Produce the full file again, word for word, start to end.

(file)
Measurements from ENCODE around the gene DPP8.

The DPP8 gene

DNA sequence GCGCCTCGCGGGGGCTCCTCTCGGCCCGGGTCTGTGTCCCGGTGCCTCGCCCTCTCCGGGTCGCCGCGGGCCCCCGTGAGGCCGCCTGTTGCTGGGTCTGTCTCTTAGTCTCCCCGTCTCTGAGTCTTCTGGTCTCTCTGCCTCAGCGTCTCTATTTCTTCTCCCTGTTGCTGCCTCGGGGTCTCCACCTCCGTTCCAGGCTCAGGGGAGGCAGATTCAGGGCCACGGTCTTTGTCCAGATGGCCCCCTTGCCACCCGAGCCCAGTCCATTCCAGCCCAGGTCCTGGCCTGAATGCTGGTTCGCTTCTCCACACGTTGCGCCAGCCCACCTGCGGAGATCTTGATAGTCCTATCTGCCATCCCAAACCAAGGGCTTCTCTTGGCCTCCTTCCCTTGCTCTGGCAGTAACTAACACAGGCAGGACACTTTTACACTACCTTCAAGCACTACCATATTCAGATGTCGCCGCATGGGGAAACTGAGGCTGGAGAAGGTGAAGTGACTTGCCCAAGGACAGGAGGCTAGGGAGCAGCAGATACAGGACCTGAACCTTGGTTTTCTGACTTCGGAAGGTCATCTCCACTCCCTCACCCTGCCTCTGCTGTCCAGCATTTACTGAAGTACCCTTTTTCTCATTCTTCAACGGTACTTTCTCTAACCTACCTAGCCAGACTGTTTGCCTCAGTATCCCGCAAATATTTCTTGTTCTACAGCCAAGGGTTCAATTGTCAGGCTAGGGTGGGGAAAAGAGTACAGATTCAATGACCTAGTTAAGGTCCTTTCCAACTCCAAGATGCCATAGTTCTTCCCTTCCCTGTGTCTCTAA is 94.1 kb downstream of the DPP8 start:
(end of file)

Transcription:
Measurements from ENCODE around the gene DPP8.

The DPP8 gene

DNA sequence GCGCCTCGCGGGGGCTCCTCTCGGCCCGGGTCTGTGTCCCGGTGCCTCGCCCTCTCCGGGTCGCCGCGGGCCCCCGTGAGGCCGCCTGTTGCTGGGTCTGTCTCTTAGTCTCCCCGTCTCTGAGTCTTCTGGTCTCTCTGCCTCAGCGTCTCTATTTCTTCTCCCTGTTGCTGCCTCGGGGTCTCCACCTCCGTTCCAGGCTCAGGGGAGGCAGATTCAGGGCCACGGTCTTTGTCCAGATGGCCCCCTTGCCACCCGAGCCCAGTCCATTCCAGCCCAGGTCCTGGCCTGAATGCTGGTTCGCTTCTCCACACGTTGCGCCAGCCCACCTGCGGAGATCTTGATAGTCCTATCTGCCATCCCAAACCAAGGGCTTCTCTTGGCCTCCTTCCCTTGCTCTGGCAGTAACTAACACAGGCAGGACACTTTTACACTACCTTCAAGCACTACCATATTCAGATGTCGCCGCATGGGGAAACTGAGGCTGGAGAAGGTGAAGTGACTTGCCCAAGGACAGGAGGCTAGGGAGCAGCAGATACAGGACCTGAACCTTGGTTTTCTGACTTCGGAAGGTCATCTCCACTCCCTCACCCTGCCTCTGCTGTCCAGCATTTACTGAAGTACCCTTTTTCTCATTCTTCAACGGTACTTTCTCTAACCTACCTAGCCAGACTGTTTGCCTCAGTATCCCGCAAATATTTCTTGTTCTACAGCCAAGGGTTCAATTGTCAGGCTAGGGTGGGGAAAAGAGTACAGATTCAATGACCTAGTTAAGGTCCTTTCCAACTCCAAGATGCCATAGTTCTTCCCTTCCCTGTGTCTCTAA is 94.1 kb downstream of the DPP8 start: